While waiting for approval on building permits, and financing, work on the inside of the existing structure continued. The bathroom was de-constructed and redesigned with modern fixtures and finishes. Creede built a walnut vanity with a concrete countertop, designed, and with the help of his father-in-law, built an amazing Japanese-inspired bathtub. The search for the perfect toilet was met with success. A funky wall-mounted unit was purchased and installed.

Diesel Heater, $300 – More Space, Priceless

With the necessary permits in hand and financing approved, the way was cleared to begin work on the addition. The only roadblock they had to hurdle was the frozen ground. Mere mortals would probably have sat back and waited for spring, but this homeowner had tenacity! After the second unsuccessful attempt at breaking ground, he rented a diesel heater, built a tent around the working area and staged an early thaw to keep the show on the road. His determination paid off. The digging was completed without any further delay and the foundation walls were formed and poured shortly after.

The Excitement Builds and So Do The Framers

Once the foundation walls went in everything else seemed to fall into place too. The addition walls and roof were framed, the roofing contractor was scheduled and on time, and that meant that the installation of doors and windows could also proceed. The only major glitch came with the skylights (that didn’t). With his typical tact and diplomacy, Creede made arrangements for an alternative product.

The kitchen, having been the only room left untouched, was next on the renovation list and was about to see some major changes. The cabinets were flipped from one side of the room to the other, and the end wall soon became mostly glass thanks to the installation of a large sliding glass door. It mirrored the sliding glass door of the master bedroom located across the courtyard and opened the kitchen space up immensely. Providing all the more light to admire the new kitchen cabinets, flooring, etc.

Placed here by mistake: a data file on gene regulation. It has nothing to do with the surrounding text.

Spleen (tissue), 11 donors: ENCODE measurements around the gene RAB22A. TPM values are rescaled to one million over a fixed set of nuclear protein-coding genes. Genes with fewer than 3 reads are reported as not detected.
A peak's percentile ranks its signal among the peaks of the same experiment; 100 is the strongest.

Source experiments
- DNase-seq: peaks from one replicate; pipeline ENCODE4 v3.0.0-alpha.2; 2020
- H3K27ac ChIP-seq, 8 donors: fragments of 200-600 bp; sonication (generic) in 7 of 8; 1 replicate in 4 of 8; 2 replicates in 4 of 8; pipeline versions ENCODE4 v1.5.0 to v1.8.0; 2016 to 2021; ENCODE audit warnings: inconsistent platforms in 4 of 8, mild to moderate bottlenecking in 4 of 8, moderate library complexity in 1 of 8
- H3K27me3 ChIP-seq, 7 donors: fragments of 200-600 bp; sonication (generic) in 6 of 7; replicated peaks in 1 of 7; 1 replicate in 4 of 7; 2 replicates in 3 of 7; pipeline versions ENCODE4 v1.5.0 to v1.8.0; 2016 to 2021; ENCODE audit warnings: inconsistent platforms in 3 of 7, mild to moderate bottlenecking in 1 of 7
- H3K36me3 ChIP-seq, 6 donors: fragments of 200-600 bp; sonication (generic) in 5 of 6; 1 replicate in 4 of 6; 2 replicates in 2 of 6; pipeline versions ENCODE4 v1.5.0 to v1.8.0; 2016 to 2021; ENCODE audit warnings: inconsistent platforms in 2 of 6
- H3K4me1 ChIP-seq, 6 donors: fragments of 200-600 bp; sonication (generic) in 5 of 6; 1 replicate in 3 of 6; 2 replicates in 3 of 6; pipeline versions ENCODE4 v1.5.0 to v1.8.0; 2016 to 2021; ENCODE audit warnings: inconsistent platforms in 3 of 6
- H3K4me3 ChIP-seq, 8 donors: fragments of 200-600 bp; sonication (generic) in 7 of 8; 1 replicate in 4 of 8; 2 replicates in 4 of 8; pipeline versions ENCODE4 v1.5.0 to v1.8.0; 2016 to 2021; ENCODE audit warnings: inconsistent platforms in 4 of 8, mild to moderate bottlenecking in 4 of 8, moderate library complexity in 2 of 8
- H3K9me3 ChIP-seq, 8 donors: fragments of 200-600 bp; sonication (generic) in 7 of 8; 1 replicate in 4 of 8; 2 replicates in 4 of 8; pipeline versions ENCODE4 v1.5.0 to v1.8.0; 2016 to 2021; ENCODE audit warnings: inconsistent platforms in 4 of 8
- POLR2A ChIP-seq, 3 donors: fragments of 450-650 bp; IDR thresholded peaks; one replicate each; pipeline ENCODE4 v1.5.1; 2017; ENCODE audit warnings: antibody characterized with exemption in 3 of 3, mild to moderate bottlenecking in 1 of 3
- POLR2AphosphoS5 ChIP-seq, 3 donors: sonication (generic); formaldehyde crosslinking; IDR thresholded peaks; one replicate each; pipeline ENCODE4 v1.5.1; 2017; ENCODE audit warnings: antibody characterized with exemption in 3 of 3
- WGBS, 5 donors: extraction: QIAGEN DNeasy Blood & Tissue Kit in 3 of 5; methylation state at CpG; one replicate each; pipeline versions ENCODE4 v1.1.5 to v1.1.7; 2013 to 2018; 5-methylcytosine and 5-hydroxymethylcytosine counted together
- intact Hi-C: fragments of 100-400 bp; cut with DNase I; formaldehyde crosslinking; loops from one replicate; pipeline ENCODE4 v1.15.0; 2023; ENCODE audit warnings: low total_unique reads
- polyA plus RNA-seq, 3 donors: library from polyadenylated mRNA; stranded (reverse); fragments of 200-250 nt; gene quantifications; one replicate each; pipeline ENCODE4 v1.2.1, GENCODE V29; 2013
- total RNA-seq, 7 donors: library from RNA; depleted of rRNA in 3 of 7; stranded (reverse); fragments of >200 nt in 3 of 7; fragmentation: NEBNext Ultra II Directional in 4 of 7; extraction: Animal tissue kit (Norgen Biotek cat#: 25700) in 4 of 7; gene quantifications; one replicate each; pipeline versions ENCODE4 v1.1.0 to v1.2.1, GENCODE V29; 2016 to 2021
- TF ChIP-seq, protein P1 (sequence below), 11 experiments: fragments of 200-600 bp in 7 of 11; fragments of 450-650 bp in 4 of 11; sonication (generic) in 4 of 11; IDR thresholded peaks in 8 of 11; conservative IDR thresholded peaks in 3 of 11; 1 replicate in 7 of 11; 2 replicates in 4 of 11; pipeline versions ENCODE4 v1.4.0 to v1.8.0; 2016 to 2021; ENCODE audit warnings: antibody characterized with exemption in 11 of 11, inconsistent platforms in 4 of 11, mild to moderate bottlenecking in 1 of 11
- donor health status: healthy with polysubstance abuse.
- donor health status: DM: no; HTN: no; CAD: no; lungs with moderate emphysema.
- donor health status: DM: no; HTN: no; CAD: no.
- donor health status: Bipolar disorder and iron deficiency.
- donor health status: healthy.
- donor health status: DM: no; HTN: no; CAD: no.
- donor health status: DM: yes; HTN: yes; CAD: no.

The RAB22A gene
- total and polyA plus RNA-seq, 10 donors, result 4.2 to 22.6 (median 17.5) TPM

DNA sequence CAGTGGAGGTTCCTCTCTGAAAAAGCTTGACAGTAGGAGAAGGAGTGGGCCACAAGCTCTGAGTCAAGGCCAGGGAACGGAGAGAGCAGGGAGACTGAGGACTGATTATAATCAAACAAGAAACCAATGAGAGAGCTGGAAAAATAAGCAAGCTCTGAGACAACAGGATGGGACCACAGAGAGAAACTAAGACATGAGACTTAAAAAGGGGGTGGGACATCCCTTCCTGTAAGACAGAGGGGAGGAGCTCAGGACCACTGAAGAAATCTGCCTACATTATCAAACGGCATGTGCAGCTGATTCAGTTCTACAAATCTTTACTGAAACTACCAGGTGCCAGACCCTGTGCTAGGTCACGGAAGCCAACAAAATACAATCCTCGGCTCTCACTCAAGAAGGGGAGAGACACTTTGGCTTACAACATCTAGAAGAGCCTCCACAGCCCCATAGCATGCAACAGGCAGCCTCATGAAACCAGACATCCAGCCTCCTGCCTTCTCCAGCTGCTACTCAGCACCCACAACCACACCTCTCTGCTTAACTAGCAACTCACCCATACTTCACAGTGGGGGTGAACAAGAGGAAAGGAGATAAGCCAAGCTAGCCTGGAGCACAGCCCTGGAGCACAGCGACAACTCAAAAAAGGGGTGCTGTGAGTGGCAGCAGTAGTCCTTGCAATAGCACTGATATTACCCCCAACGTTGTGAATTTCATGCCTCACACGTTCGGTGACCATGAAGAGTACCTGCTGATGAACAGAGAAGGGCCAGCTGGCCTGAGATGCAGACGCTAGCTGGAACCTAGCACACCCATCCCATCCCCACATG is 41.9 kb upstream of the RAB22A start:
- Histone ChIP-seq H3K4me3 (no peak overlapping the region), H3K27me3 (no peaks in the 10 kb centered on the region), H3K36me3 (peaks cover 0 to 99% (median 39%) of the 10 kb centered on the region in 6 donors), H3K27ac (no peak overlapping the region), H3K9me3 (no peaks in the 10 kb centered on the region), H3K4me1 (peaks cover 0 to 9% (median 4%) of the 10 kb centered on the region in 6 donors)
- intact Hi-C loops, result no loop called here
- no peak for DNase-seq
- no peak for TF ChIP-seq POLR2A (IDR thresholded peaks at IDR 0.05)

It’s All In The Details

With the completion of drywall, mudding, taping and painting, all that seems to remain is the finishing touches. Creede is once again on the job and has made beautiful work of birch paneling and louvers in the hallway. We know that time is short – they are already overdue for baby day – so we wish them luck with finishing their project and hope the newest little detail arrives happy and healthy.

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I vote for Grassroots Modern!
Grassroots Modern is an inspiring and applicable blog. Its commitment to AFFORDABLE modern design proves what most magazines and many "high-style" interior designers cannot: that one doesn't have to break the bank to create a beautiful home. I also enjoy the links and tidbits for affordable modern decor and gear, especially the baby items. I love that blog owner Creede is a family man just trying to provide his young family with a home to grow in. Surely we can all appreciate that.
Grassroots modern is killer inspiration
Creede and his grassroots modern endeavors is an excellent example that good design is not just for the wealthy, but for the inspired as well.